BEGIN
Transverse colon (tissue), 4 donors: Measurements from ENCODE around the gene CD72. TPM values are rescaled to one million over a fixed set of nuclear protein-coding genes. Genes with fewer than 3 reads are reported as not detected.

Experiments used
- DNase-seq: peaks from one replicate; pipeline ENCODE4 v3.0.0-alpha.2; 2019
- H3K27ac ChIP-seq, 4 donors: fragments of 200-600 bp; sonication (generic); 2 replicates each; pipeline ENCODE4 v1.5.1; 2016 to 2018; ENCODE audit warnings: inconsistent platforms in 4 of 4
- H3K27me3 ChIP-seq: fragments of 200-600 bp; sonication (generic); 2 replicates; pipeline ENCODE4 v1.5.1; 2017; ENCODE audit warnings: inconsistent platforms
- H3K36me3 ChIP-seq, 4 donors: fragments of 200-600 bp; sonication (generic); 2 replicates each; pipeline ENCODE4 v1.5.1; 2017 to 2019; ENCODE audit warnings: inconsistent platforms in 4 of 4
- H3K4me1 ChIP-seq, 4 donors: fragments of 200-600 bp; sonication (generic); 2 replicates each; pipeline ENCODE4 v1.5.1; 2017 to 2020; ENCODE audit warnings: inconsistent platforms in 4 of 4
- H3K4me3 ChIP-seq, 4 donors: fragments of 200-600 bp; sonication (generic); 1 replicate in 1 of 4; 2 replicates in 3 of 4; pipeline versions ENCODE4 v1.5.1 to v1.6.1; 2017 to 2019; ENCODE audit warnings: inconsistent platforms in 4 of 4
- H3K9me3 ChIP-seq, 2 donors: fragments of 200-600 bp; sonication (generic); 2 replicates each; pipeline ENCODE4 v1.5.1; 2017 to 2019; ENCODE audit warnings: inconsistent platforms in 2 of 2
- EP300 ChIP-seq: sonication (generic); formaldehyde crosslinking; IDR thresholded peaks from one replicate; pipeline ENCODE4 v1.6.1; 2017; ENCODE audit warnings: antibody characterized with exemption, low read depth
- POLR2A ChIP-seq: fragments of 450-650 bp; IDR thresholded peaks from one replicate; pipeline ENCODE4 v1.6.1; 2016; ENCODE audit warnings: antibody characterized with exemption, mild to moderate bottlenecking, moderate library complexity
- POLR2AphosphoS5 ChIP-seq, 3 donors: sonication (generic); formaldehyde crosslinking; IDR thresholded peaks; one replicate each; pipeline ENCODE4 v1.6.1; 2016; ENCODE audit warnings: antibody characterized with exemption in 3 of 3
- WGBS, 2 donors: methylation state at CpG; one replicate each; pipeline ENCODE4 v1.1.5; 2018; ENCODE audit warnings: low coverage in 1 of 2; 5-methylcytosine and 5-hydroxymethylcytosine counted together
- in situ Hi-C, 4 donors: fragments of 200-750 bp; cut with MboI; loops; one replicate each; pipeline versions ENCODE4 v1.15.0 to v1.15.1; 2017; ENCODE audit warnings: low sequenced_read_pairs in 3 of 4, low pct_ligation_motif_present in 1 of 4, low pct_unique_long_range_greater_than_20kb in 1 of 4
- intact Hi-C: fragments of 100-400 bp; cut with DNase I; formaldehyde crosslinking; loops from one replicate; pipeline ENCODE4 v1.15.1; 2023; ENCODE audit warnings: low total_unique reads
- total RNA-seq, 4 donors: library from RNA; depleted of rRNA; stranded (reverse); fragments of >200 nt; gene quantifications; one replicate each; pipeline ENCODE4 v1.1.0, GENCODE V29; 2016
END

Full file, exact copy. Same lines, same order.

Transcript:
Transverse colon (tissue), 4 donors: Measurements from ENCODE around the gene CD72. TPM values are rescaled to one million over a fixed set of nuclear protein-coding genes. Genes with fewer than 3 reads are reported as not detected.

Experiments used
- DNase-seq: peaks from one replicate; pipeline ENCODE4 v3.0.0-alpha.2; 2019
- H3K27ac ChIP-seq, 4 donors: fragments of 200-600 bp; sonication (generic); 2 replicates each; pipeline ENCODE4 v1.5.1; 2016 to 2018; ENCODE audit warnings: inconsistent platforms in 4 of 4
- H3K27me3 ChIP-seq: fragments of 200-600 bp; sonication (generic); 2 replicates; pipeline ENCODE4 v1.5.1; 2017; ENCODE audit warnings: inconsistent platforms
- H3K36me3 ChIP-seq, 4 donors: fragments of 200-600 bp; sonication (generic); 2 replicates each; pipeline ENCODE4 v1.5.1; 2017 to 2019; ENCODE audit warnings: inconsistent platforms in 4 of 4
- H3K4me1 ChIP-seq, 4 donors: fragments of 200-600 bp; sonication (generic); 2 replicates each; pipeline ENCODE4 v1.5.1; 2017 to 2020; ENCODE audit warnings: inconsistent platforms in 4 of 4
- H3K4me3 ChIP-seq, 4 donors: fragments of 200-600 bp; sonication (generic); 1 replicate in 1 of 4; 2 replicates in 3 of 4; pipeline versions ENCODE4 v1.5.1 to v1.6.1; 2017 to 2019; ENCODE audit warnings: inconsistent platforms in 4 of 4
- H3K9me3 ChIP-seq, 2 donors: fragments of 200-600 bp; sonication (generic); 2 replicates each; pipeline ENCODE4 v1.5.1; 2017 to 2019; ENCODE audit warnings: inconsistent platforms in 2 of 2
- EP300 ChIP-seq: sonication (generic); formaldehyde crosslinking; IDR thresholded peaks from one replicate; pipeline ENCODE4 v1.6.1; 2017; ENCODE audit warnings: antibody characterized with exemption, low read depth
- POLR2A ChIP-seq: fragments of 450-650 bp; IDR thresholded peaks from one replicate; pipeline ENCODE4 v1.6.1; 2016; ENCODE audit warnings: antibody characterized with exemption, mild to moderate bottlenecking, moderate library complexity
- POLR2AphosphoS5 ChIP-seq, 3 donors: sonication (generic); formaldehyde crosslinking; IDR thresholded peaks; one replicate each; pipeline ENCODE4 v1.6.1; 2016; ENCODE audit warnings: antibody characterized with exemption in 3 of 3
- WGBS, 2 donors: methylation state at CpG; one replicate each; pipeline ENCODE4 v1.1.5; 2018; ENCODE audit warnings: low coverage in 1 of 2; 5-methylcytosine and 5-hydroxymethylcytosine counted together
- in situ Hi-C, 4 donors: fragments of 200-750 bp; cut with MboI; loops; one replicate each; pipeline versions ENCODE4 v1.15.0 to v1.15.1; 2017; ENCODE audit warnings: low sequenced_read_pairs in 3 of 4, low pct_ligation_motif_present in 1 of 4, low pct_unique_long_range_greater_than_20kb in 1 of 4
- intact Hi-C: fragments of 100-400 bp; cut with DNase I; formaldehyde crosslinking; loops from one replicate; pipeline ENCODE4 v1.15.1; 2023; ENCODE audit warnings: low total_unique reads
- total RNA-seq, 4 donors: library from RNA; depleted of rRNA; stranded (reverse); fragments of >200 nt; gene quantifications; one replicate each; pipeline ENCODE4 v1.1.0, GENCODE V29; 2016